Melrose community to claim ground for new church

After much prayer and patience, parishioners of St. Mary Church in Melrose are planning to claim ground for a new church.

An outdoor bilingual Mass and site blessing will be celebrated Sept. 9 at 11 a.m. on land that lies south of the parish cemetery. Guests may enter from Kraft Drive between Patton-Schad Funeral Home and the Land O’Lakes plant.

Refreshments and fellowship follow the blessing, which will take place rain or shine. Attendees are encouraged to bring lawn chairs.

The blessing comes two-and-a-half years after fire heavily damaged the former church building.

“The intent of the Mass is to bless the land,” said Bob Leukam, a member of St. Mary’s and co-chair of the building team for the new church. “The land has been church property for a very long time but it has new purpose, and even more, it is an opportunity to claim this land as our new building site.”

The parish chose to use the word “claim” for its connection to baptism, he said.

Pictured is the sign that will be displayed at the new site of St. Mary Church in Melrose. Mass and a blessing will be celebrated there Sept. 9.

“The baptismal rite reads, ‘This Christian Community welcomes you with great joy in its name. I claim you for Christ our Savior, by the sign of the cross,’” Leukam explained. “We are claiming this site for Christ our Savior. It is for the community of believers much bigger than just St. Mary’s, much bigger than even the diocese. It is for Christ.

“We hope people come from miles around to witness this action,” he added. “It really is a beautiful event for us. Also, and very simply put, this Mass is progress in this long journey of faith for the parishioners of St. Mary. We continue to move forward to bring a new worship space to the parish and community of Melrose.”

The Mass kicks off the first of a series of three events — the site blessing, a still-to-be scheduled groundbreaking and, eventually, the new church dedication. Plans for the new design were unveiled at a community-wide gathering in February. Weekly bulletin announcements have kept parishioners informed of the progress.

“These have been informational, healing and spiritual announcements helping people to understand how new churches are built properly and the guidelines we have to follow,” Leukam explained. “We have utilized our liturgical design consultant, Ken Griesemer in many ways, drawing on his extensive experience in designing Catholic churches in many states and how we are building a welcoming parish church to serve the community in the best way possible for the next century.”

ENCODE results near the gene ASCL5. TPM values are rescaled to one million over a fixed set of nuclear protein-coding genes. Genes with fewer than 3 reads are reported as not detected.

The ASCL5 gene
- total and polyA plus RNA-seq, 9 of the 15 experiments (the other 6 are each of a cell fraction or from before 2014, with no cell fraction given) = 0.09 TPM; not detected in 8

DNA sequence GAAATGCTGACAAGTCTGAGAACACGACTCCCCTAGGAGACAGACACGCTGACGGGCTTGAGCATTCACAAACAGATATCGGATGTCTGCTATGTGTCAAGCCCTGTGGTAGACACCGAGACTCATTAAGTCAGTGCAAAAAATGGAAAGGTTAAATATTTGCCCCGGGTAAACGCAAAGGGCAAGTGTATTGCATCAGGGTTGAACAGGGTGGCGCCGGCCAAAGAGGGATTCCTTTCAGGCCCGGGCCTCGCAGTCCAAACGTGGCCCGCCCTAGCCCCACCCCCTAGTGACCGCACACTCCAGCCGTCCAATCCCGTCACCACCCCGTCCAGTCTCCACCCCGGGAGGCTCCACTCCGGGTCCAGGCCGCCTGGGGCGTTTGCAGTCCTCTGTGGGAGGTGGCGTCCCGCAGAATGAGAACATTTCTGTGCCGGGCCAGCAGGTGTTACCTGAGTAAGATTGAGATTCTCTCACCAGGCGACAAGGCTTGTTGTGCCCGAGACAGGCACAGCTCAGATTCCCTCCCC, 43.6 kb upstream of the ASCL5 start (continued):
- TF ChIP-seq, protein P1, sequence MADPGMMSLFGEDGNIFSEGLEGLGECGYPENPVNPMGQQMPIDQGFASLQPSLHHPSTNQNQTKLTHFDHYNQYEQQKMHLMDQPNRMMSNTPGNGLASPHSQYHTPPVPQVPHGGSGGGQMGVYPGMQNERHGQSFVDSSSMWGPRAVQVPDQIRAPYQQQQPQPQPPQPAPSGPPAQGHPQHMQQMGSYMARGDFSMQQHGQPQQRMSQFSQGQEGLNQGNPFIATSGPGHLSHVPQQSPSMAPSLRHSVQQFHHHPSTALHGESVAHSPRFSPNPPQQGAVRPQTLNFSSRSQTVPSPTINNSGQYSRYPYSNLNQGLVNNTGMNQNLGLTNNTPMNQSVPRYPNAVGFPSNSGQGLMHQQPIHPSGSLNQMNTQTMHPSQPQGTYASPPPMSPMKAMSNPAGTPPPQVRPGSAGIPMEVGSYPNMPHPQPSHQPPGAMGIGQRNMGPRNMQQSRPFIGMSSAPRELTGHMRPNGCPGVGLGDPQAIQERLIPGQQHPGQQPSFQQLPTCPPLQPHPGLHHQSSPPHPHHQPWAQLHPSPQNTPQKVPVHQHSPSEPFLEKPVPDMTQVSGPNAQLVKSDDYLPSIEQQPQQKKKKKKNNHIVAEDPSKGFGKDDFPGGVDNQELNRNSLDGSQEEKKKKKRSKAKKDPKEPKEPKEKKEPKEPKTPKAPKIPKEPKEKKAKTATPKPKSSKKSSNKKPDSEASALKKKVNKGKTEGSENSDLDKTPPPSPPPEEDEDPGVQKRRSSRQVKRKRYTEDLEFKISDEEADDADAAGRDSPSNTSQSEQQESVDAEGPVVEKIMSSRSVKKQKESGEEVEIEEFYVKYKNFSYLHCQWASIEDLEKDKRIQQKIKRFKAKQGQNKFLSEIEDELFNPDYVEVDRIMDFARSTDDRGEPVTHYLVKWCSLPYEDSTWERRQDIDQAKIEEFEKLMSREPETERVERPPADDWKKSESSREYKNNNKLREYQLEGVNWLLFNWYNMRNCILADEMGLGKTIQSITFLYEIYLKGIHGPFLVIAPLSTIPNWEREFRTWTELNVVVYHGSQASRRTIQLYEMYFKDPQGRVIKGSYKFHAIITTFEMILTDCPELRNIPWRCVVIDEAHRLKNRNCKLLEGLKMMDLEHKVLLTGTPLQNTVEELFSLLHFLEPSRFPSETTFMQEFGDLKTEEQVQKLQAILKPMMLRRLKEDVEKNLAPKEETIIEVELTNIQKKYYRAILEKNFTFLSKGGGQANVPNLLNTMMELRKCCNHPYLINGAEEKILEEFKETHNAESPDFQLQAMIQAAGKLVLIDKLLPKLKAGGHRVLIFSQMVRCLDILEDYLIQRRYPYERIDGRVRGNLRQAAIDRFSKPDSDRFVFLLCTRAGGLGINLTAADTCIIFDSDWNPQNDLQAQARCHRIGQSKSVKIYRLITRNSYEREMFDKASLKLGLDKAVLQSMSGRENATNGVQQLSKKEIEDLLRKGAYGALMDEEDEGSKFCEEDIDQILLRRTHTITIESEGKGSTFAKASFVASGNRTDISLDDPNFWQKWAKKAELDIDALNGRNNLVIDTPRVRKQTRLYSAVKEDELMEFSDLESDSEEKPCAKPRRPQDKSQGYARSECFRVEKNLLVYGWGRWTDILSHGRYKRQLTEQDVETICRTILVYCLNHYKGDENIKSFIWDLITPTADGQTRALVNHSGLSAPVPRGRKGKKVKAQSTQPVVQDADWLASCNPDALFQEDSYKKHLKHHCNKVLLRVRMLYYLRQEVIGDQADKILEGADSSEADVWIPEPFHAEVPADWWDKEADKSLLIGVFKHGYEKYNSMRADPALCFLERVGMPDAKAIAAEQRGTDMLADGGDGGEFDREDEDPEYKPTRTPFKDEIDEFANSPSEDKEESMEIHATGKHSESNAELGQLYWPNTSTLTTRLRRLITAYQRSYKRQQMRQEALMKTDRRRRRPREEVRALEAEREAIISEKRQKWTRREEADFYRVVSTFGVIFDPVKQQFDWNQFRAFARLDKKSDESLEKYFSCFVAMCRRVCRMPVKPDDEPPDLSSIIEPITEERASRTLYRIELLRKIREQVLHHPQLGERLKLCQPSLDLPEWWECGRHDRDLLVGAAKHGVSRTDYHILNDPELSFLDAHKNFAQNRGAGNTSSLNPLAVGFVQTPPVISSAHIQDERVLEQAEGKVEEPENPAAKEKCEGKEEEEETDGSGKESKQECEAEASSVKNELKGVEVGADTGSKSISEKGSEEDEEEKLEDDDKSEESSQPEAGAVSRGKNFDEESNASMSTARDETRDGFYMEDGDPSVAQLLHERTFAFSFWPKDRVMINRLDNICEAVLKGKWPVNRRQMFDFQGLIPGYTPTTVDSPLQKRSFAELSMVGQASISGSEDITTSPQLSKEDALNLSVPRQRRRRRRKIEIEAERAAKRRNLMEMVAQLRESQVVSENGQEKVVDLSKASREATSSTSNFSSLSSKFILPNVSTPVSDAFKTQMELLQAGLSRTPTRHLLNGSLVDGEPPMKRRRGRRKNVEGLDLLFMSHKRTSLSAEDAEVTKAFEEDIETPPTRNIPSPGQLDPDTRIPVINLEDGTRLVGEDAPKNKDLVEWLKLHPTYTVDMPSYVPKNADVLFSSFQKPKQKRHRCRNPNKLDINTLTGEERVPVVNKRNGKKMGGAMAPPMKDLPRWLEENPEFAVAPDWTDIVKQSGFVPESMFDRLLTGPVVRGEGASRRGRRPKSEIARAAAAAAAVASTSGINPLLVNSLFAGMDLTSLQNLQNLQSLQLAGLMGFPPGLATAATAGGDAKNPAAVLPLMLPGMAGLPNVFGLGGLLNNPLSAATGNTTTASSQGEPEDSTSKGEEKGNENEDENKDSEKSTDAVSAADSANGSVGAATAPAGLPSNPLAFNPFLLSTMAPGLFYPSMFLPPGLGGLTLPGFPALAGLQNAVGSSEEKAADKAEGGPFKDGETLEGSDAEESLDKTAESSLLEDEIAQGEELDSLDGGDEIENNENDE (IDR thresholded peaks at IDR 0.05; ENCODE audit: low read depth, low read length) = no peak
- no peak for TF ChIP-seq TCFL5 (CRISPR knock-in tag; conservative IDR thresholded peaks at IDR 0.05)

Leukam said the new church design is not a “cookie cutter” style and the plan, with input from the parish community, incorporates elements from the original church, including the Stations of the Cross. Mary, the patroness of the church, also will have a prominent presence in the new space.

“It is a church specifically designed for the multicultural community of believers we have right here in Central Minnesota,” Leukam said. The parish offers a weekly Mass in Spanish.

“One of our main goals is to have people recognize, when entering, that this church was designed for the community we have in Melrose, and this is a multicultural community,” he said.

The parish received permission from Bishop Donald Kettler for the “basic footprint” of the new church. Additional design plans are still being fleshed out and will need approval.

A group of parishioners and community members who are seeking full restoration of the fire-damaged church building filed a lawsuit against the diocese in August 2017 to prevent destruction of the structure. The suit is moving through the judicial process.

The next step in the building process includes working with the zoning and planning boards and committees in Melrose.

Leukam is optimistic that the Mass on Sept. 9 will be a time of healing for the whole community and beyond. He hopes that people far and wide will attend the celebration.

“People are encouraged to bring a written note that will be placed in the ground together with [notes from] the whole community,” he said. “On it [they can write] their dreams for this new church, their hopes for the community and their prayers for all parishioners. … What we plant in faith and let grow in hope, love will harvest. And God’s glory will be shown.”

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The Visitor is the official newpaper for the Diocese of Saint Cloud.

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